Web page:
Since it’s unlikely that any headquarters or large tech campuses will move out of major metro areas, encouraging a select number of employees to go remote seems more realistic.
Cross says the CORI model could have a real impact, as it builds on concepts she’s already seeing partners use, like tapping remote workers to prevent brain drain and keep people from leaving rural areas.
“Part of the equation is helping to establish the business case for employers to continue to [allow remote work],” says Cross.
Trying to turn these regional hubs, or micropolitan areas—which are home to 1 in 10 Americans—into tech centers rather than chasing larger employers like Foxconn or Amazon, offers a more immediate and cost-effective economic boost.
“Too many communities focus on trying to provide incentives for large manufacturing or mining jobs,” says Ross DeVol, a fellow at the Walton Family Foundation who has studied micropolitan areas and their impact on local economies. “It’s easy to say, ‘We brought in 100 or 200 new jobs,’ but in many cases, if a city focused on providing entrepreneurship training and business skills instead of paying to lure companies, they might have had a greater return.”
This year, Vermont will begin offering $10,000 to anybody willing to relocate and work remotely in the state, and will subsidize rent at coworking spaces for any qualifying applicants. According to Joan Goldstein, commissioner of the state’s Department of Economic Development, there’s a persistent fear in the state of not having enough people to sustain a strong economy.
While state efforts focus largely on helping existing companies, like Green Mountain, expand, there have also been successful attempts to get new companies to relocate or open new factories or offices. In Quebec, for example, several companies have benefitted from opening U.S. locations just across the border. Why not apply that logic to individuals?
“We’ve crunched the numbers, and there’s a return for the state from just a single new worker, in terms of taxation and other intangibles, such as having more kids in our schools, or getting more people involved in our community,” she says. “We’re working on all fronts when it comes to economic development. We realize it’s not just one-size-fits-all.”
Other cities have launched similar initiatives: New Haven, Connecticut, is providing up to $80,000 to attract homeowners. North Platte, Kansas, is offering $5,000 in incentives to remote workers. And Tulsa Remote promises $10,000 to those who relocate to the Oklahoma town and stay for a year, as well as membership at a local coworking space and up to three months of discounted rent in a furnished apartment in city’s Arts District.
Bluegrass, beer, and now, broadband
Dunne believes these kind of programs can not only help spur the development of local jobs and startups, but also help provide talent for larger tech firms who are increasingly opening up offices in smaller cities outside of the San Francisco Bay Area to avoid the region’s astronomical commercial rents. The Rural Innovation Initiative could, in effect, create a network of locations bigger companies can tap for talent.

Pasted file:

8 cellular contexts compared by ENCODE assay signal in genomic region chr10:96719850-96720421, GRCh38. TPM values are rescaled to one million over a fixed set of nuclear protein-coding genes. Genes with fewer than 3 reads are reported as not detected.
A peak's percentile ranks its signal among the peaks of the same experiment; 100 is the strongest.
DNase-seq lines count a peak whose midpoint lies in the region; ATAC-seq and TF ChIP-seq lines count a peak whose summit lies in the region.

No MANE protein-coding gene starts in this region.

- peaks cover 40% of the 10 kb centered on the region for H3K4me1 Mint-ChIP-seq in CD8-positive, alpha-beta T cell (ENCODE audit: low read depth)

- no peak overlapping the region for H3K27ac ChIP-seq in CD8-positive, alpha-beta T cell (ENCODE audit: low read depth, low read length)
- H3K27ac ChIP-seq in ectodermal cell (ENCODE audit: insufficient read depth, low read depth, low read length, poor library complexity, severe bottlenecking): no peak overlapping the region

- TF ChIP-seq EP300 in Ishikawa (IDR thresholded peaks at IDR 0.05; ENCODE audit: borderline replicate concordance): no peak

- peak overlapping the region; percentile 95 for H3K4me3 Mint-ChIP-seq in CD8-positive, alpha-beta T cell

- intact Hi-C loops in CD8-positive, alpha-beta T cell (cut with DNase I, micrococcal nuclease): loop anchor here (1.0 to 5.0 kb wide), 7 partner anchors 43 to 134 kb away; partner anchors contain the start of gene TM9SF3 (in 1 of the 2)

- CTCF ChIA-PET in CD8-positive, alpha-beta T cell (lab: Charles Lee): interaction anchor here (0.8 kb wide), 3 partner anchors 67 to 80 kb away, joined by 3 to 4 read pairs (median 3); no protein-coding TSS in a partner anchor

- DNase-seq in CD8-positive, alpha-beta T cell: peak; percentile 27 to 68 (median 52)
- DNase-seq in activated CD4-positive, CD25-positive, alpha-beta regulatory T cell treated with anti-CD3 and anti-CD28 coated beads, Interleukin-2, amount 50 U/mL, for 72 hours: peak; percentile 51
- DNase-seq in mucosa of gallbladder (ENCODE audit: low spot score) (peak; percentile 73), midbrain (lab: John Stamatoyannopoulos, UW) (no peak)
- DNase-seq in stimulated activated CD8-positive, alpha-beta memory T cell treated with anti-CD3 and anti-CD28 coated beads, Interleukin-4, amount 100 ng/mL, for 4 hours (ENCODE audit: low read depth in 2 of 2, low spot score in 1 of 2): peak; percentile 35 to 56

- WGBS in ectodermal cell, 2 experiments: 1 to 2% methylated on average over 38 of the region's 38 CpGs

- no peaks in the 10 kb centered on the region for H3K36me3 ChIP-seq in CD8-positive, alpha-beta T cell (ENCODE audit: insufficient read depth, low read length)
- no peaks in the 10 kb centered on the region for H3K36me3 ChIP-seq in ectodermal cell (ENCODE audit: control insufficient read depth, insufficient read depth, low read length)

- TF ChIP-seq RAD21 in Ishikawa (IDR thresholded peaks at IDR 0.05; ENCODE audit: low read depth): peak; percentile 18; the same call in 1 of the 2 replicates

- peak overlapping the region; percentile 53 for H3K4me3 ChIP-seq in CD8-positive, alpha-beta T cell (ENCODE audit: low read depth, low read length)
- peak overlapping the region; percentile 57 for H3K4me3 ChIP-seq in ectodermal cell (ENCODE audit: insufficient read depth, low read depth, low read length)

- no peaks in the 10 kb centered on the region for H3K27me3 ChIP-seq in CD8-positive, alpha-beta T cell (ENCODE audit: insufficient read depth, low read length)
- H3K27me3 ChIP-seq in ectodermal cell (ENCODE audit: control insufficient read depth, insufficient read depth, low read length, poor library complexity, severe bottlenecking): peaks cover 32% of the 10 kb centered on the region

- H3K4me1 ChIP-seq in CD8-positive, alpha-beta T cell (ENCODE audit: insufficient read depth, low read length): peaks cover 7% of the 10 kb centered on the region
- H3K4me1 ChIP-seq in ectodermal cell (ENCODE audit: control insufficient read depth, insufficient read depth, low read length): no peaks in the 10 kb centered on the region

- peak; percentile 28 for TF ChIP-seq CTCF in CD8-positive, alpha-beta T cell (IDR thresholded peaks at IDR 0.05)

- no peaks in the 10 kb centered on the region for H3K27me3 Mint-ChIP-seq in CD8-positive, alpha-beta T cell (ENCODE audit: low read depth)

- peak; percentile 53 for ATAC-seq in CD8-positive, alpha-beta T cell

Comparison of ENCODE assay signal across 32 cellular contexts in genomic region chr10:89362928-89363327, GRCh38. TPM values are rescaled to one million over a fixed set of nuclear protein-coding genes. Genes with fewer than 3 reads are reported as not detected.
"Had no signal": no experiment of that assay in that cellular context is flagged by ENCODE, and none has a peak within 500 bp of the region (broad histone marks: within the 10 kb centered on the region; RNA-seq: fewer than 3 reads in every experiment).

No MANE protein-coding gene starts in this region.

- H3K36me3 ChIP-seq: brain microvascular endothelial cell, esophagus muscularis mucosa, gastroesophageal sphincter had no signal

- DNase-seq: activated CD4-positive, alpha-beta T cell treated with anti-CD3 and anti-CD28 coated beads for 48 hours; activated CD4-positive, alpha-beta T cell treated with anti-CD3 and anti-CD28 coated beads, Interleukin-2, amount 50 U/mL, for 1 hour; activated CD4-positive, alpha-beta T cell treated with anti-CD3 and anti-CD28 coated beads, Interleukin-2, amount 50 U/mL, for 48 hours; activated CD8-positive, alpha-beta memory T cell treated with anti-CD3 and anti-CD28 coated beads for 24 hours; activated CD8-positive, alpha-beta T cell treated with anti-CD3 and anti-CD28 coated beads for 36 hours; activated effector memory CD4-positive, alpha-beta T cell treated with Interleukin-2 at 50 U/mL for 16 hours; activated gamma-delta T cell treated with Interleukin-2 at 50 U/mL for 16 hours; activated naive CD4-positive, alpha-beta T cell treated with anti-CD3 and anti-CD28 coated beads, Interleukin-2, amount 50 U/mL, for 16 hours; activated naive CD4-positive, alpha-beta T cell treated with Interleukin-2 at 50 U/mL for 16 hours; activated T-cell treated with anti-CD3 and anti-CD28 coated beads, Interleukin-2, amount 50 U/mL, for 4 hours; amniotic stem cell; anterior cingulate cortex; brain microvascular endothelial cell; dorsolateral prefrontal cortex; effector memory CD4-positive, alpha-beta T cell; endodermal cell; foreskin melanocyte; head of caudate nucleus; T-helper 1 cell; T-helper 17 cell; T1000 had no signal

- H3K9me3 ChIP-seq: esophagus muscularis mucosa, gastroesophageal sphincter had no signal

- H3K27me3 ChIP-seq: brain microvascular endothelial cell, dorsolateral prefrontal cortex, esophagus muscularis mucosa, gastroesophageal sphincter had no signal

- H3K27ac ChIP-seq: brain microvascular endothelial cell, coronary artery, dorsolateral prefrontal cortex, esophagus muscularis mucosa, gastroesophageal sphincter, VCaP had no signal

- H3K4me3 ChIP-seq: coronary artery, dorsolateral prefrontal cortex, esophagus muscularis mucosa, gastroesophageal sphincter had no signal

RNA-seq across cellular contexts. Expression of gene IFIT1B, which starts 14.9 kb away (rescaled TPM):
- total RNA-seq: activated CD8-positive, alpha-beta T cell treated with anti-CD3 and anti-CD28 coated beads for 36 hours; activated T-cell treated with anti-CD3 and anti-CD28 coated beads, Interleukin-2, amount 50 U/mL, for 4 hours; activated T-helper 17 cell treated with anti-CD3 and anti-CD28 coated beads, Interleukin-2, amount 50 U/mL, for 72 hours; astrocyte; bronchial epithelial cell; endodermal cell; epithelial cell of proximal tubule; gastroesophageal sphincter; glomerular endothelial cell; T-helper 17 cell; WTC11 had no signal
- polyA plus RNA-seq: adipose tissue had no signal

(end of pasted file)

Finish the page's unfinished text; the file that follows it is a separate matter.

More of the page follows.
Dunne points to the increased prevalence of rural broadband internet networks. While much of the country still lacks high-speed connections, an increasing number of communities now boast this important infrastructure.
“There are over 8.5 million rural Americans with access to gigabit internet, nearly equivalent to the workforce of New York City,” says Dunne.
Can a few more laptop-carrying techies camped out in the coffee shop make a difference? In a town of 15,000, adding a few dozen well-paid workers isn’t insignificant, especially if the added economic activity eventually leads to new businesses, and shows recent graduates there’s opportunity in town. Dunne envisions this kind of tech job creation as a new pillar of rural placemaking, what he calls the three B’s: bluegrass (and other arts), craft beer, and broadband.
Dunne also plans to test out this placemaking concept on a larger scale in Springfield, Vermont, where CORI is working with local partners to open the Black River Innovation Campus, a former machine tool shop-turned tech campus that boasts 10-gigabit internet, the fastest in the U.S.
In Traverse City, Cole says that 20Fathoms has already made a big impact, creating a focal point for the local community. Since the space opened last July, companies based there have created 42 new jobs, with an average salary of $87,000. That’s more than a million dollars annually flowing into the community. He sees the Rural Innovation Initiative’s idea as just the next step in showcasing what this community, and communities like it, can do.
“You can have some success putting a bubble around your community,” he says. “But anything that helps connect you can help grow your network astronomically.”